Lowering The Theming Barrier with CSS

Andreas writes about some of the work going into the GTK CSS Engine.

“Back at GUADEC in Birmingham, when Garrett proposed using css-markup for widget themes, I thought it sounded a bit too cracky to be doable. Rob’s recent work, however, looks really sweet and since every designer and his mother out there knows css, this is a great way to lower the barriers of theme creation”.

The basic idea is that GTK (and as such GNOME) themes can be created using the well established Cascading Style Sheets technology that web designers the world over are familiar with. This is something I was blogging about back in 2005 after some discussion in the Tango project (unfortunately, the original link to the discussion seems to be dead).

What excites me about this is not the seemingly obvious technical coolness of the idea, but the fact that it breaks down the barrier to implementation and experimentation in an important, creatively fuelled part of the desktop experience – themes.

Themes are objects produced as a result of artistic creativity. Great themes are constructed by those with a strong eye for colour, interaction design, and aesthetics, and an understanding of the emotional and practical effect of this sandwich of visual considerations. The problem is that different brains work in different ways, and visually creative thinkers typically communicate their art via more direct means – painting, sculpting and drawing – they use their hands to produce the art directly. Abstraction and interface typically has no place in the traditional creative arts. Computers have made this kind of artistic expression insanely more complicated, with paint packages, 3D modeling software and other applications, all expecting the artist to understand the rules of interaction defined by the computer. We have since produced a generation of artists who have figured out how to squeeze their creativity into this computer shaped box.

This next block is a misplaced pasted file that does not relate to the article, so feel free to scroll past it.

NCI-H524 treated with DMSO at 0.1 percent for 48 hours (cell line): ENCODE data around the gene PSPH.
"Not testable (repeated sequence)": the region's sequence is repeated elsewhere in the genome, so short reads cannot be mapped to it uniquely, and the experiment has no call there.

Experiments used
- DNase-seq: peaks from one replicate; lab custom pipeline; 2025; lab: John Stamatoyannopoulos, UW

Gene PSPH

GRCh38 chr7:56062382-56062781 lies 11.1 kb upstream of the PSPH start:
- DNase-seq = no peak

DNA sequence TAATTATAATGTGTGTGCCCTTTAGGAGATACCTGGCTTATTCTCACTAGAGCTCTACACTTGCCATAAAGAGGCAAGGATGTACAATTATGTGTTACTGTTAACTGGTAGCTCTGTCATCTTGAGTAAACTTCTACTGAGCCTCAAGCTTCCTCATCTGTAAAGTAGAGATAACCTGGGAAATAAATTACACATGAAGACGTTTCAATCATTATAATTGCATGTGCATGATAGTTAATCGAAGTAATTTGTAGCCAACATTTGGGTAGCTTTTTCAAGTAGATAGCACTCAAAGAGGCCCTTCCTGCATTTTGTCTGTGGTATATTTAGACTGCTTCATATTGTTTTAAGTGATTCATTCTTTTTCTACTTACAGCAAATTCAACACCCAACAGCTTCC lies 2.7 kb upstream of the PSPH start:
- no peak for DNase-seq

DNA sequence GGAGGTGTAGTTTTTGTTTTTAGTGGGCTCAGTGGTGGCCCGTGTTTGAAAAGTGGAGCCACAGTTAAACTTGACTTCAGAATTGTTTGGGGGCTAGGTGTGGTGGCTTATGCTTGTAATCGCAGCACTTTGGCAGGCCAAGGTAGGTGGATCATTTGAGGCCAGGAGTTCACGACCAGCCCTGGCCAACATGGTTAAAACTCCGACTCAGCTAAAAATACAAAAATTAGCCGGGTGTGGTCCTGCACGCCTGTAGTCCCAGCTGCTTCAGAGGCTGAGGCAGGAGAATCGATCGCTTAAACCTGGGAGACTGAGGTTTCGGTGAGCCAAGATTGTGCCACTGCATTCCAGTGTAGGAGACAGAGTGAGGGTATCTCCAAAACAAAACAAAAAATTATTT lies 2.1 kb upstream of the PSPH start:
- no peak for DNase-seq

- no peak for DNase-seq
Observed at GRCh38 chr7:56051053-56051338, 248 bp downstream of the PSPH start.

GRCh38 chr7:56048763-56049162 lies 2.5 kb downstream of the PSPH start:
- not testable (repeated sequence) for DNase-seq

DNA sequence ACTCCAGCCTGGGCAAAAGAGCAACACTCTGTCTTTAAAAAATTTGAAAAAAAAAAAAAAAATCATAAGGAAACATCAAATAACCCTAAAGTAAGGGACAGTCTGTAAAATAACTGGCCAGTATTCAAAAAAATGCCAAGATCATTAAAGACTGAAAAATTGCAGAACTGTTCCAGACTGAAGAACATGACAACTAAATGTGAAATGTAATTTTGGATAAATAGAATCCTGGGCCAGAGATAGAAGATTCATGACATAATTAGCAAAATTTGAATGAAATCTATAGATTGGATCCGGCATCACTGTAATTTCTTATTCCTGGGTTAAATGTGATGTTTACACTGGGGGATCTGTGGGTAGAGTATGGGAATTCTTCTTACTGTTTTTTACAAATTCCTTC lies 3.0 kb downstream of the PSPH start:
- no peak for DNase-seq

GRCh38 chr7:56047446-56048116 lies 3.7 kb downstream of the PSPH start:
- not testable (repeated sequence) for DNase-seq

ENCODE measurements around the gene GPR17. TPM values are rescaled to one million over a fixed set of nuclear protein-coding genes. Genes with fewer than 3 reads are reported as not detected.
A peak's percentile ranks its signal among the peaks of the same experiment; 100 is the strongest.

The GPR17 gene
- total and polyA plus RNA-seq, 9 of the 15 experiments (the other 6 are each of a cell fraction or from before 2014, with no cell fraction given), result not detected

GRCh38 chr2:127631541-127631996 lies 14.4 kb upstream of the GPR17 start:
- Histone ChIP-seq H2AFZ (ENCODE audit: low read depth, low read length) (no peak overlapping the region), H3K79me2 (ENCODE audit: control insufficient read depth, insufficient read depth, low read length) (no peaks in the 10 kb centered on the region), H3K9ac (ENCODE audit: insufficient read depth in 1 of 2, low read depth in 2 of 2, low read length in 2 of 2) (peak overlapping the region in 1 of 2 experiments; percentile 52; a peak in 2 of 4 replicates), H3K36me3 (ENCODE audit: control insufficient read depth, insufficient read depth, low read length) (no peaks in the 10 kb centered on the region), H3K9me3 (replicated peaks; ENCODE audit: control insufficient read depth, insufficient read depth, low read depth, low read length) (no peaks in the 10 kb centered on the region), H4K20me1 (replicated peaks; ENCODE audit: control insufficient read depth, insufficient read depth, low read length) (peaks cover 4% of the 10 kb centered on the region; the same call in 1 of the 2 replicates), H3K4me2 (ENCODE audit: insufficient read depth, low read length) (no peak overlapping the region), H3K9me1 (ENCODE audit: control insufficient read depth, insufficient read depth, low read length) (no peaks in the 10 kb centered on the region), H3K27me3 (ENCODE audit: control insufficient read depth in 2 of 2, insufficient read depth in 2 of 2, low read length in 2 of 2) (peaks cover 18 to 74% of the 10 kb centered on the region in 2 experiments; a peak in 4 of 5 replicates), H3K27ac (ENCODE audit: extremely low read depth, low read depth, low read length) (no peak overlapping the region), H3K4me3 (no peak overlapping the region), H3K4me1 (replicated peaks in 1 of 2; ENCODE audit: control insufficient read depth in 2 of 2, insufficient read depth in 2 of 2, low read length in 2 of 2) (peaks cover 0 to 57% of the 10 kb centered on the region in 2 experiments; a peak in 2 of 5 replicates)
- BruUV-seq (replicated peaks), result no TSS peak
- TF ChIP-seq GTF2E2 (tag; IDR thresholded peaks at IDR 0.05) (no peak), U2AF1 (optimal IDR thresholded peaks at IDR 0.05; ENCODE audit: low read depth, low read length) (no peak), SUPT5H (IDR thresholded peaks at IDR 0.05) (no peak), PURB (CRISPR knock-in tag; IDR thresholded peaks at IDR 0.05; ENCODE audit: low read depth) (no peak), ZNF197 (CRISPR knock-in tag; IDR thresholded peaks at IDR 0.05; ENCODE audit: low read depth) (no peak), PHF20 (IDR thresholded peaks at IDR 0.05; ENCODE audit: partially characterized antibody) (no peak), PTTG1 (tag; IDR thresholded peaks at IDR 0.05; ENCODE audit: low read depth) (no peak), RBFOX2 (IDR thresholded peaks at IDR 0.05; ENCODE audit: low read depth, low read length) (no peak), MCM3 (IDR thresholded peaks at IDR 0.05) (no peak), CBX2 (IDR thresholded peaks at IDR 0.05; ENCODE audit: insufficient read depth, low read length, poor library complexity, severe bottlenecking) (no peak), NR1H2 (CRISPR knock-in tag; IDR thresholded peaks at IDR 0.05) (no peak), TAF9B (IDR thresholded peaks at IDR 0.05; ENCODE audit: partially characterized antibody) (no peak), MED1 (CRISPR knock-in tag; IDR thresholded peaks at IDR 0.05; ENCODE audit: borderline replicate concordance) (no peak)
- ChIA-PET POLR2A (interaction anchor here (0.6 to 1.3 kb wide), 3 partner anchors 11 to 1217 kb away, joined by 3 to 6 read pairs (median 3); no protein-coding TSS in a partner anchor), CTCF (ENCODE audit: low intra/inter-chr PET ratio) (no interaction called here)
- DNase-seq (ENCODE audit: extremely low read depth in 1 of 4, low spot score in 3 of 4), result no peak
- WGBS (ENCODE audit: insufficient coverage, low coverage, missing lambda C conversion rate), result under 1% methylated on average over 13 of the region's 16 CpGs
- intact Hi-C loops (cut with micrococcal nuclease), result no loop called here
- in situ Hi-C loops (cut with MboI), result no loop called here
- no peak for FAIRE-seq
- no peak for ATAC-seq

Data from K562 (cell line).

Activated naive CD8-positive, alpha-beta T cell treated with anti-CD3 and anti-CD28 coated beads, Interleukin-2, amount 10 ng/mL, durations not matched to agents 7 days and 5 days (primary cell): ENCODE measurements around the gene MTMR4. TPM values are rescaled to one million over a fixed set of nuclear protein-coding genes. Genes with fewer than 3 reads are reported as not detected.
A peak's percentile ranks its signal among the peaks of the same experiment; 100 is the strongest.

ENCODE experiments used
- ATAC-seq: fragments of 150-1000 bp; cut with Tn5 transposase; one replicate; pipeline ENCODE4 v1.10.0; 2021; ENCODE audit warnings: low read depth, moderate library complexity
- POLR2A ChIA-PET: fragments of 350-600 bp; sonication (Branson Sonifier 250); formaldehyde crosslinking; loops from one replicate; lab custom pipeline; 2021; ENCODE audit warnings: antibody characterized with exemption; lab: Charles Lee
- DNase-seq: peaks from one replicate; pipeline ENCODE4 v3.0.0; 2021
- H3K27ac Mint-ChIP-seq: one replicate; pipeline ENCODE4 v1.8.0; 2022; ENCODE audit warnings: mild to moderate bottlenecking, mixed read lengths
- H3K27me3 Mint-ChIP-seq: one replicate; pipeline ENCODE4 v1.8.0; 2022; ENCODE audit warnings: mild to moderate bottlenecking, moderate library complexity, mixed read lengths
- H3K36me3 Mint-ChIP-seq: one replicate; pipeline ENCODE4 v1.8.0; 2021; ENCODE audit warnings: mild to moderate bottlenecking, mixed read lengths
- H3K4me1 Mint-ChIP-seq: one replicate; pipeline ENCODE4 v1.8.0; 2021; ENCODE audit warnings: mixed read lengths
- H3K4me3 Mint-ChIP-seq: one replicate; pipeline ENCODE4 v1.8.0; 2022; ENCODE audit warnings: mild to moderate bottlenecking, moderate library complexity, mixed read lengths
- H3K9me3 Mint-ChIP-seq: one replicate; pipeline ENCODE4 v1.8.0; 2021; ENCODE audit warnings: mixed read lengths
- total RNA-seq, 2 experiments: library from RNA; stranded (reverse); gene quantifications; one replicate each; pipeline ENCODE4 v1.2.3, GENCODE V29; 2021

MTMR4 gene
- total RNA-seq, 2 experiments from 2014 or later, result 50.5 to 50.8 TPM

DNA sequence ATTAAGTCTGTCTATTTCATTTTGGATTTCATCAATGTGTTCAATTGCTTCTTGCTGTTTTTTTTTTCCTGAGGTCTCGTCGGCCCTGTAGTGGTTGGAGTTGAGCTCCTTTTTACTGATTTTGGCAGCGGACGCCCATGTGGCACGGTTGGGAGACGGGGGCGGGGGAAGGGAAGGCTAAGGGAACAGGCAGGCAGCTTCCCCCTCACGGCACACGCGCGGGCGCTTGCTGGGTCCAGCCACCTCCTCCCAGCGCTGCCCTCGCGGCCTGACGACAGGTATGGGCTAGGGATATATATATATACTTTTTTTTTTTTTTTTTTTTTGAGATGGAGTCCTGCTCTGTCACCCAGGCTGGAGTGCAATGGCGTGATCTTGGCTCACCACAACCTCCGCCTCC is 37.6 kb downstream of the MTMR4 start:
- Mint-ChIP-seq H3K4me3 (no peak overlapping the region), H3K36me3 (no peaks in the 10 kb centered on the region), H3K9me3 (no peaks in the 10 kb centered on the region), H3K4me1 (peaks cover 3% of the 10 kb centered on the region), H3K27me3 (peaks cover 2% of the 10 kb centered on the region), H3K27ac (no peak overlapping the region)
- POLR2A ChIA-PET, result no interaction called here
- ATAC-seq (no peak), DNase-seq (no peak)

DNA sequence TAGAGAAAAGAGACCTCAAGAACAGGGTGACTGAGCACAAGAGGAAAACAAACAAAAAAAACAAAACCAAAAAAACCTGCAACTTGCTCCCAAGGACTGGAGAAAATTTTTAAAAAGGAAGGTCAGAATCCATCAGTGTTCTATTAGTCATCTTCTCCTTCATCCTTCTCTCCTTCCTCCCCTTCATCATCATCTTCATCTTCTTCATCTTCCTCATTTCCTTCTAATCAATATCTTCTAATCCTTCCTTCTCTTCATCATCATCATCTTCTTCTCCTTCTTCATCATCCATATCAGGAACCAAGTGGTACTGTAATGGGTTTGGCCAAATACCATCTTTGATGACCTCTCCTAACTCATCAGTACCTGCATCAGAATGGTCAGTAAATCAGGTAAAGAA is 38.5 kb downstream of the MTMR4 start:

What excites me about the CSS GTK engine is that it makes logical sense to build on a body of knowledge that the creative community has already worked hard to aquire. Artists and designers the world over have spent years learning CSS and figuring out how to represent their creative intentions via this language. The language and its structure has been refined over the years based on feedback, and is now an elegant and well understood means of visually depicting content for different types of media – screen, print, mobile and more.

I believe that a CSS driven theming engine is going to open up GNOME theming to a whole new demographic of potential contributors, and sites such as GNOME-Look are going to become the bubbling pot of exciting new visual potential in the desktop. I hope that our friends in the Qt and KDE world are going to do the same.

Even though I am not a part of the work going on in GTK CSS support, I would urge the developers of this support to focus their efforts on one key area though – soliciting feedback from artists. To make this a success, artists need to help drive the CSS support to be as flexible and complete as possible. Andreas talks about this intention already: